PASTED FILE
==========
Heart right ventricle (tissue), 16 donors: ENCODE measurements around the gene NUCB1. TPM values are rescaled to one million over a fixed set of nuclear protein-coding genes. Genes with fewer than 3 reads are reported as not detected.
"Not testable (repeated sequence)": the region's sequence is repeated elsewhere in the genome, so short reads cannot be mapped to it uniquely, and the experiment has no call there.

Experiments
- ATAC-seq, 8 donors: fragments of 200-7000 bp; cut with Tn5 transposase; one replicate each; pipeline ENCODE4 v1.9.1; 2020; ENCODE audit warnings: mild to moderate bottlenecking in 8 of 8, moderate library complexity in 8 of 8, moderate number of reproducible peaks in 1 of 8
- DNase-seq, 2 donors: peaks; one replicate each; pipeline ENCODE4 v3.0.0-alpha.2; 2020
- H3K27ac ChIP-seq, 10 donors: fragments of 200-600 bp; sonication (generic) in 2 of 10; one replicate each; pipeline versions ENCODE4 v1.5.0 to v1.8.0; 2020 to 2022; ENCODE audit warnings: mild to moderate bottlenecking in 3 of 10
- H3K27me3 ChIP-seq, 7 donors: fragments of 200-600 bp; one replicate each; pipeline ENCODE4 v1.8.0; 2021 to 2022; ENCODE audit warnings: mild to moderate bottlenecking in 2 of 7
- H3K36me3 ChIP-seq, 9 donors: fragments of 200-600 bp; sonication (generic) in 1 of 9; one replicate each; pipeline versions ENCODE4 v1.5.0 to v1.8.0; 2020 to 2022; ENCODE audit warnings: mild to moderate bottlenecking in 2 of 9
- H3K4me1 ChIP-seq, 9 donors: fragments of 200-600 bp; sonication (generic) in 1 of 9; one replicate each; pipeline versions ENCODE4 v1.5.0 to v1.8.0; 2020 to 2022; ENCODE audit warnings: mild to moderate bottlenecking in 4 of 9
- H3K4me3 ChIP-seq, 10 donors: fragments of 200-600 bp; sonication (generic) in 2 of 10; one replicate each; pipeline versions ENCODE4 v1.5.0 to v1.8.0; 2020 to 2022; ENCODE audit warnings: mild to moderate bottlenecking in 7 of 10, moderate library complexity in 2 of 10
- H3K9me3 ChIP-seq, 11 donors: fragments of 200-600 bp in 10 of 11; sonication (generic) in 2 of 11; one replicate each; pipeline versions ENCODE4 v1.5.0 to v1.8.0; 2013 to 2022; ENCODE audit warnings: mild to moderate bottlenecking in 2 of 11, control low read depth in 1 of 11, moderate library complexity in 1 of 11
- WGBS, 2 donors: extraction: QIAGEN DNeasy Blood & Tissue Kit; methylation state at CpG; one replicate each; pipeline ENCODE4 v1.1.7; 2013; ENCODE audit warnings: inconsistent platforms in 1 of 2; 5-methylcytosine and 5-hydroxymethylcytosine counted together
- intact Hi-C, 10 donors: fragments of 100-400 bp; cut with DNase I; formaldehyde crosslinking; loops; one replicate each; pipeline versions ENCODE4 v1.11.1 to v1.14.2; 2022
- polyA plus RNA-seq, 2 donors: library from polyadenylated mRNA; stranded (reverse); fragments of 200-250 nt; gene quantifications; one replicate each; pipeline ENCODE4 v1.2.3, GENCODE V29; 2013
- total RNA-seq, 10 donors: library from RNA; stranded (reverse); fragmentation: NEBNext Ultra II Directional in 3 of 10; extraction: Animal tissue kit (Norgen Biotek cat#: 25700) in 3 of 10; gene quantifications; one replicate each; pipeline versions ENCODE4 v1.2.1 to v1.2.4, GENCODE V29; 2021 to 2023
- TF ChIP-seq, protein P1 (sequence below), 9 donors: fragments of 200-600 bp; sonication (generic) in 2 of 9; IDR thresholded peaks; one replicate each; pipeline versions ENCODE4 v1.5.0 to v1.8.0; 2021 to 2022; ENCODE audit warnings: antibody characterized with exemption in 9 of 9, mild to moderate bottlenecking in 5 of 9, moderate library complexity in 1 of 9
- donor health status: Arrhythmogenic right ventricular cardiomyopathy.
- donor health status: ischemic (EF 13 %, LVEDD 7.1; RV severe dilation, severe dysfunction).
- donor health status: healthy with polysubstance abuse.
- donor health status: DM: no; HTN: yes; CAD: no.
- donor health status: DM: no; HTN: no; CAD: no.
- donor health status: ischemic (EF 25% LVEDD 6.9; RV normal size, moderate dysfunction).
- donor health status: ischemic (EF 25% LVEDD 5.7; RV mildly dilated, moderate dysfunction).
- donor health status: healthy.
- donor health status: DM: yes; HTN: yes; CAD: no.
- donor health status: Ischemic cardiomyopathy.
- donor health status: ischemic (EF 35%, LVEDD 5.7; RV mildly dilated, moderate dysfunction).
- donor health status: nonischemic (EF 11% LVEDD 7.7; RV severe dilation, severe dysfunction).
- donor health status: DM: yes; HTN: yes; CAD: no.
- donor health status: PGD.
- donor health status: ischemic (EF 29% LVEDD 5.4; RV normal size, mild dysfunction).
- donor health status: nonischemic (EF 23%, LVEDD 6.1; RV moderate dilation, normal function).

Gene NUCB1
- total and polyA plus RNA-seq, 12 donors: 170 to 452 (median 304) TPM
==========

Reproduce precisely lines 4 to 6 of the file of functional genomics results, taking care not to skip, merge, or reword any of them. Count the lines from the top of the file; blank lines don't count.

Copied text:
- ATAC-seq, 8 donors: fragments of 200-7000 bp; cut with Tn5 transposase; one replicate each; pipeline ENCODE4 v1.9.1; 2020; ENCODE audit warnings: mild to moderate bottlenecking in 8 of 8, moderate library complexity in 8 of 8, moderate number of reproducible peaks in 1 of 8
- DNase-seq, 2 donors: peaks; one replicate each; pipeline ENCODE4 v3.0.0-alpha.2; 2020
- H3K27ac ChIP-seq, 10 donors: fragments of 200-600 bp; sonication (generic) in 2 of 10; one replicate each; pipeline versions ENCODE4 v1.5.0 to v1.8.0; 2020 to 2022; ENCODE audit warnings: mild to moderate bottlenecking in 3 of 10